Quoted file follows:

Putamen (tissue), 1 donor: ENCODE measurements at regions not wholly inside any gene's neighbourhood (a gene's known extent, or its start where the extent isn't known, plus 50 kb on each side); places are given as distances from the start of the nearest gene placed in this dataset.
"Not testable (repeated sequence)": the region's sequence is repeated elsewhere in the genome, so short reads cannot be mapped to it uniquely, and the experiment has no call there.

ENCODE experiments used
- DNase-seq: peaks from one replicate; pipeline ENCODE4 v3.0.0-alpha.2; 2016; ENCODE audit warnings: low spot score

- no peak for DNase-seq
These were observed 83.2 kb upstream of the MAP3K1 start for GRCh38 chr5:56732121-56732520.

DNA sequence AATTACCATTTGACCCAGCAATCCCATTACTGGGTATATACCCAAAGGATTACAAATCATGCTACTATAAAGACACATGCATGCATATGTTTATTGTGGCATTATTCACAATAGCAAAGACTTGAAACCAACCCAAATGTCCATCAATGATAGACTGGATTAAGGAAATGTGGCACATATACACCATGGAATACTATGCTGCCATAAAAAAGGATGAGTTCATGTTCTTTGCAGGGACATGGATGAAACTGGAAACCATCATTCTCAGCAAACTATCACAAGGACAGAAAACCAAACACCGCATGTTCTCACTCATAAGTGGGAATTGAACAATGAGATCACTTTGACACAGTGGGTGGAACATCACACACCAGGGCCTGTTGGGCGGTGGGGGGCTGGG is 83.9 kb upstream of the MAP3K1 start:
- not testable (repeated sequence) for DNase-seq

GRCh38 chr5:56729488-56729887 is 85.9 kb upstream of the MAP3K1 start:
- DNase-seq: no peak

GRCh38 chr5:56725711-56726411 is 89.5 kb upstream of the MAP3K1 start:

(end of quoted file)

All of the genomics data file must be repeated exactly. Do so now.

Putamen (tissue), 1 donor: ENCODE measurements at regions not wholly inside any gene's neighbourhood (a gene's known extent, or its start where the extent isn't known, plus 50 kb on each side); places are given as distances from the start of the nearest gene placed in this dataset.
"Not testable (repeated sequence)": the region's sequence is repeated elsewhere in the genome, so short reads cannot be mapped to it uniquely, and the experiment has no call there.

ENCODE experiments used
- DNase-seq: peaks from one replicate; pipeline ENCODE4 v3.0.0-alpha.2; 2016; ENCODE audit warnings: low spot score

- no peak for DNase-seq
These were observed 83.2 kb upstream of the MAP3K1 start for GRCh38 chr5:56732121-56732520.

DNA sequence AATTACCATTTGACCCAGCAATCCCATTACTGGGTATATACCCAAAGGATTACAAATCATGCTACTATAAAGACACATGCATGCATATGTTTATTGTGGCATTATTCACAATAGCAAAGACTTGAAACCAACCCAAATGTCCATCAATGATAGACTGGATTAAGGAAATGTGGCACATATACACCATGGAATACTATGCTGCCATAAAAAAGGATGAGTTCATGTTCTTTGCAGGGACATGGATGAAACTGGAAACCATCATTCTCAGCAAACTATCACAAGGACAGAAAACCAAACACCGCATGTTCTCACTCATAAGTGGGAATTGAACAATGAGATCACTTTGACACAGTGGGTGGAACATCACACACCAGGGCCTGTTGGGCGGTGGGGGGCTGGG is 83.9 kb upstream of the MAP3K1 start:
- not testable (repeated sequence) for DNase-seq

GRCh38 chr5:56729488-56729887 is 85.9 kb upstream of the MAP3K1 start:
- DNase-seq: no peak

GRCh38 chr5:56725711-56726411 is 89.5 kb upstream of the MAP3K1 start: